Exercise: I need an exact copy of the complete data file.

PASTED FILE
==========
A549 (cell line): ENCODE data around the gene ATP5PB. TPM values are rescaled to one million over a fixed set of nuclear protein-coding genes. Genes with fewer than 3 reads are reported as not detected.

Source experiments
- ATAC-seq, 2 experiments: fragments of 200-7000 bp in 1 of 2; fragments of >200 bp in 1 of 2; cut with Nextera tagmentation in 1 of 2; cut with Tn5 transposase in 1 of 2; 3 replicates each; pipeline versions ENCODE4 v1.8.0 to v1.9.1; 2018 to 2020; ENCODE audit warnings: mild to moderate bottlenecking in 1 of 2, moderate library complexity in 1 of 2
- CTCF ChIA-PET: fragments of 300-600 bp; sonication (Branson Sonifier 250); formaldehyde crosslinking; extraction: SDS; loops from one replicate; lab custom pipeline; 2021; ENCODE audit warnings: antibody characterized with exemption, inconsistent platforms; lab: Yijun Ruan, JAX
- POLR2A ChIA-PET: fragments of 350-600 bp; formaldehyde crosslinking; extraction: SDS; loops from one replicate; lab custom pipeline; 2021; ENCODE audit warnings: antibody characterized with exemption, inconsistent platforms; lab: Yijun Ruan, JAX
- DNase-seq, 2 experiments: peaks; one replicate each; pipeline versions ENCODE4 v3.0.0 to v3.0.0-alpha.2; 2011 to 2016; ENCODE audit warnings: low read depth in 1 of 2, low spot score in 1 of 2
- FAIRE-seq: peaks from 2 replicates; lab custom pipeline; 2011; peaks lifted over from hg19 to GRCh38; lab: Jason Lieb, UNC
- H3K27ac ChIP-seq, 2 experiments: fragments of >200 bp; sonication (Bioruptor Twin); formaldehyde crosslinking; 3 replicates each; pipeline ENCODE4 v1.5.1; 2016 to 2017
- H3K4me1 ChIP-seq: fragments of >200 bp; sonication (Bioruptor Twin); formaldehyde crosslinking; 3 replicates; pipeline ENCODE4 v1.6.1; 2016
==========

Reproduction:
A549 (cell line): ENCODE data around the gene ATP5PB. TPM values are rescaled to one million over a fixed set of nuclear protein-coding genes. Genes with fewer than 3 reads are reported as not detected.

Source experiments
- ATAC-seq, 2 experiments: fragments of 200-7000 bp in 1 of 2; fragments of >200 bp in 1 of 2; cut with Nextera tagmentation in 1 of 2; cut with Tn5 transposase in 1 of 2; 3 replicates each; pipeline versions ENCODE4 v1.8.0 to v1.9.1; 2018 to 2020; ENCODE audit warnings: mild to moderate bottlenecking in 1 of 2, moderate library complexity in 1 of 2
- CTCF ChIA-PET: fragments of 300-600 bp; sonication (Branson Sonifier 250); formaldehyde crosslinking; extraction: SDS; loops from one replicate; lab custom pipeline; 2021; ENCODE audit warnings: antibody characterized with exemption, inconsistent platforms; lab: Yijun Ruan, JAX
- POLR2A ChIA-PET: fragments of 350-600 bp; formaldehyde crosslinking; extraction: SDS; loops from one replicate; lab custom pipeline; 2021; ENCODE audit warnings: antibody characterized with exemption, inconsistent platforms; lab: Yijun Ruan, JAX
- DNase-seq, 2 experiments: peaks; one replicate each; pipeline versions ENCODE4 v3.0.0 to v3.0.0-alpha.2; 2011 to 2016; ENCODE audit warnings: low read depth in 1 of 2, low spot score in 1 of 2
- FAIRE-seq: peaks from 2 replicates; lab custom pipeline; 2011; peaks lifted over from hg19 to GRCh38; lab: Jason Lieb, UNC
- H3K27ac ChIP-seq, 2 experiments: fragments of >200 bp; sonication (Bioruptor Twin); formaldehyde crosslinking; 3 replicates each; pipeline ENCODE4 v1.5.1; 2016 to 2017
- H3K4me1 ChIP-seq: fragments of >200 bp; sonication (Bioruptor Twin); formaldehyde crosslinking; 3 replicates; pipeline ENCODE4 v1.6.1; 2016